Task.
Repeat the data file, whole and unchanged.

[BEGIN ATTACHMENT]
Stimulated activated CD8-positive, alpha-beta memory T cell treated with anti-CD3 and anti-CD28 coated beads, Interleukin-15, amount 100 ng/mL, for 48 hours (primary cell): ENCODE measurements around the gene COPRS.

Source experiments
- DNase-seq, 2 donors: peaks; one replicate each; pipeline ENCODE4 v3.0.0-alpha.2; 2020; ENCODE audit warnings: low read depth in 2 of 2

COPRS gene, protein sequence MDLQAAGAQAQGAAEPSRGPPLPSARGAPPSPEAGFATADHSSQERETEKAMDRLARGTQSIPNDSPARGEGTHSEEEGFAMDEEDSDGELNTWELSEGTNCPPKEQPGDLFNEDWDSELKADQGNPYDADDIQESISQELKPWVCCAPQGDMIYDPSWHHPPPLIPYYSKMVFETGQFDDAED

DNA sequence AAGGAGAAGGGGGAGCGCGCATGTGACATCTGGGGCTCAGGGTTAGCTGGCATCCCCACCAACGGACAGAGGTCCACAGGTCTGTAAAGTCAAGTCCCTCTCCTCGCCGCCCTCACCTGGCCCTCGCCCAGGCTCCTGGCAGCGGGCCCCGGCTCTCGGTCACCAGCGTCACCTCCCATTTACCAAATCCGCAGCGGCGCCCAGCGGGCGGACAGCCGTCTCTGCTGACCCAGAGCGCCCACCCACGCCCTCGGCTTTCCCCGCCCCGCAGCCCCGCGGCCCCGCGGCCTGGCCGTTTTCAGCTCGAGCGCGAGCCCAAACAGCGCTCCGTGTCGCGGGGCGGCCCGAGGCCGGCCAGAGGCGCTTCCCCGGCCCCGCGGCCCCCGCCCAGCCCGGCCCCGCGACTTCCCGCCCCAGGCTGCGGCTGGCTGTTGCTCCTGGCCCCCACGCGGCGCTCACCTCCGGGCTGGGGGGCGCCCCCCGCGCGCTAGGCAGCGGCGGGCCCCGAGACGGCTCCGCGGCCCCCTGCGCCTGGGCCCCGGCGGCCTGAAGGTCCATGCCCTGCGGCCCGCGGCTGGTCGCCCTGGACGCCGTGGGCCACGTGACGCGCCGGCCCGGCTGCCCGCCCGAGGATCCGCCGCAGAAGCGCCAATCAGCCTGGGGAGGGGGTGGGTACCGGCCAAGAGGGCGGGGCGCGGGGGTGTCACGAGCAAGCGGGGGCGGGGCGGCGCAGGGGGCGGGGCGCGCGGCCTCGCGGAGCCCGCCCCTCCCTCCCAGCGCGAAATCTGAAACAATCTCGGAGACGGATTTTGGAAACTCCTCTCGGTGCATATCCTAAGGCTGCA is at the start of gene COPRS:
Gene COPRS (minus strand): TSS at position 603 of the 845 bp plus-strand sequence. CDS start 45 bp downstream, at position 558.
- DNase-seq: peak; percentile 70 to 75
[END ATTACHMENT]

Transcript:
Stimulated activated CD8-positive, alpha-beta memory T cell treated with anti-CD3 and anti-CD28 coated beads, Interleukin-15, amount 100 ng/mL, for 48 hours (primary cell): ENCODE measurements around the gene COPRS.

Source experiments
- DNase-seq, 2 donors: peaks; one replicate each; pipeline ENCODE4 v3.0.0-alpha.2; 2020; ENCODE audit warnings: low read depth in 2 of 2

COPRS gene, protein sequence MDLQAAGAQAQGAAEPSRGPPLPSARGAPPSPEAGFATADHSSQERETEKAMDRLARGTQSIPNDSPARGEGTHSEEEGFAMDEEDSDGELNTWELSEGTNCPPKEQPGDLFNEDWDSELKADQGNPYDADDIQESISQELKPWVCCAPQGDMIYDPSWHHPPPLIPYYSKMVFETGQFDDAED

DNA sequence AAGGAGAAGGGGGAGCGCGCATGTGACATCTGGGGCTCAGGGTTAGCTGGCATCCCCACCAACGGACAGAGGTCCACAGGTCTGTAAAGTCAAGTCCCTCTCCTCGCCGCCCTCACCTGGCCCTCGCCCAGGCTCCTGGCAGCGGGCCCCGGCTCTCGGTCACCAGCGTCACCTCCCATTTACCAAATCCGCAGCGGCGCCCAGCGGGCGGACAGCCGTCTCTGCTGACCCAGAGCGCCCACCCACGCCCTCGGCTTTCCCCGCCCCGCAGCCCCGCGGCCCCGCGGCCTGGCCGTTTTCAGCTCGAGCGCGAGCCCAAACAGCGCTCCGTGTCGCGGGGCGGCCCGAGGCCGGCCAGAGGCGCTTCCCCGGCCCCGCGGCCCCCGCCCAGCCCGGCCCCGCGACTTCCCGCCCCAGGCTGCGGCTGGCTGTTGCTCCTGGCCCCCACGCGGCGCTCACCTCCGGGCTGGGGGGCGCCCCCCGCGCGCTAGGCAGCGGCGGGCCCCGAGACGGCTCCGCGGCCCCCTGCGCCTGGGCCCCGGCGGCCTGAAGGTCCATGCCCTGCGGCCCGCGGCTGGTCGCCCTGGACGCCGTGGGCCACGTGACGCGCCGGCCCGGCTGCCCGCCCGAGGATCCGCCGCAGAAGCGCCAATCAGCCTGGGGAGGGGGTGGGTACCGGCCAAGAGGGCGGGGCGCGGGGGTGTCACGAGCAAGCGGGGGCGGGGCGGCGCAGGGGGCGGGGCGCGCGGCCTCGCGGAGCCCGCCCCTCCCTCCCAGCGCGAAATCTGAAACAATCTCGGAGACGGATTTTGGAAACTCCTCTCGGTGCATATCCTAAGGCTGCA is at the start of gene COPRS:
Gene COPRS (minus strand): TSS at position 603 of the 845 bp plus-strand sequence. CDS start 45 bp downstream, at position 558.
- DNase-seq: peak; percentile 70 to 75